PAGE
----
Influence of Fiber Geometry and Type on Creep Rupture of Cracked Fiber-Reinforced Shotcrete Mixtures
Erik Stefan Bernard
Appears on pages(s):
creep; fiber-reinforced shotcrete; macrosynthetic fibers; pullout; rupture; slippage; steel fibers; testing; time-dependent behavior
It is well known that creep can affect the serviceability of concrete structures, including tunnel linings made using fiber-reinforced shotcrete (FRS). However, the possible effect of creep on the strength of structures is seldom explicitly considered in design. For cracked FRS loaded in tension or flexure, creep rupture of the fiber-concrete composite, either by pullout or rupture of fibers, can lead to structural collapse, at least when no alternative load path exists. In the present investigation, the influence of fiber geometry and surface roughness on creep rupture (expressed as the time-to-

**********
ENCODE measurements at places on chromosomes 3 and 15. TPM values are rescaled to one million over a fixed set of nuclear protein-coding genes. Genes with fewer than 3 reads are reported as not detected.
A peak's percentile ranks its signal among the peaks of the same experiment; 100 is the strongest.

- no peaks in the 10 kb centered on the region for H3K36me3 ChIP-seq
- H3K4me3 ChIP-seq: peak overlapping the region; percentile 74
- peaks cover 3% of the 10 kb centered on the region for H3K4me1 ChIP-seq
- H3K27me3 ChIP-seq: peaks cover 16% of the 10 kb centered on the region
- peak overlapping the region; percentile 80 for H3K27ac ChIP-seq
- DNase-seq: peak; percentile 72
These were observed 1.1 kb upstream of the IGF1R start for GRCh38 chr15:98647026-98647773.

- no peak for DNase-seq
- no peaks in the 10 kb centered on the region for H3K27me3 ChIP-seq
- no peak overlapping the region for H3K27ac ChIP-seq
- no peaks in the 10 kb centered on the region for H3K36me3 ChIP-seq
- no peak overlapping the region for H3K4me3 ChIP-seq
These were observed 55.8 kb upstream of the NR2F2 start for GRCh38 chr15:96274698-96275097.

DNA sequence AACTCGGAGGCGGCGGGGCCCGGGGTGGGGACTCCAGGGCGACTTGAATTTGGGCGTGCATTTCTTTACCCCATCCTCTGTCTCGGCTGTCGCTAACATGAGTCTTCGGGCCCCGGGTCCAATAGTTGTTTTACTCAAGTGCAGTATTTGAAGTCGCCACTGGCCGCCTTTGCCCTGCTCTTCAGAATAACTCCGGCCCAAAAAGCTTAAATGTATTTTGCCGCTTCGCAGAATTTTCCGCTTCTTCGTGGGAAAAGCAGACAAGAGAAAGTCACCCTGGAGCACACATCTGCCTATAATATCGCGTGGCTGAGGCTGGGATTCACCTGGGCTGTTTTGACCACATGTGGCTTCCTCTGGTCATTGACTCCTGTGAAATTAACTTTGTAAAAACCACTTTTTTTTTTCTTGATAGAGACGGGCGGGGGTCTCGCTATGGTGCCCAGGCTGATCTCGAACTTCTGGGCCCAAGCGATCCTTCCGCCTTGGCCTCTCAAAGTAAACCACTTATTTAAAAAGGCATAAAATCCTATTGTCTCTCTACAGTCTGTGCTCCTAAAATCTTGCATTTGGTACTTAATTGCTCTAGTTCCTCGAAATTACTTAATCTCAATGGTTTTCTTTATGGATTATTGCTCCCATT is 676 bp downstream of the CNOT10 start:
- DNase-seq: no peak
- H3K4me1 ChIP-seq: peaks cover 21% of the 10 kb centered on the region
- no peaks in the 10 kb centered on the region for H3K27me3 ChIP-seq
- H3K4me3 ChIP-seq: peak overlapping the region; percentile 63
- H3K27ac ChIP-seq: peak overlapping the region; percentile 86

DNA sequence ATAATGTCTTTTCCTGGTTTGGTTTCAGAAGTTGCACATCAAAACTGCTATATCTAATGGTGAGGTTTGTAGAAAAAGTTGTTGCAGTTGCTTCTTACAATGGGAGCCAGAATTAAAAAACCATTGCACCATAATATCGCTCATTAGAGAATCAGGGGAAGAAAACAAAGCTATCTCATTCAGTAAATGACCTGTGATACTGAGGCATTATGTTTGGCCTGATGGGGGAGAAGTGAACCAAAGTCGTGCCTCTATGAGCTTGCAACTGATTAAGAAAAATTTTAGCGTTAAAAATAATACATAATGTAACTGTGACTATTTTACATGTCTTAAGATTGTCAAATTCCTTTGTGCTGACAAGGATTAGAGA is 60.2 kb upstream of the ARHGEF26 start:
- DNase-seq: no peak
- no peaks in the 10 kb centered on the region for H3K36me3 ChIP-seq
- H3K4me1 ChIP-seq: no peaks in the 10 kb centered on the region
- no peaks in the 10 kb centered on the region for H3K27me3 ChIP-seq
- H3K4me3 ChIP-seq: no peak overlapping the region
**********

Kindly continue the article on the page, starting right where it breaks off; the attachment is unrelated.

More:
collapse) of FRS panel specimens subjected to a sustained flexural-tensile load has been assessed. The results suggest that geometric aspects of fiber design influence the propensity of the fiber composite to suffer creep rupture at a crack, and that collapse primarily occurs as a result of fiber pullout rather than tertiary creep of individual fibers. For the fibers presently investigated, geometric aspects of fiber design appear to exert a greater influence on creep rupture of the fiber composite than the properties of the material comprising the fibers.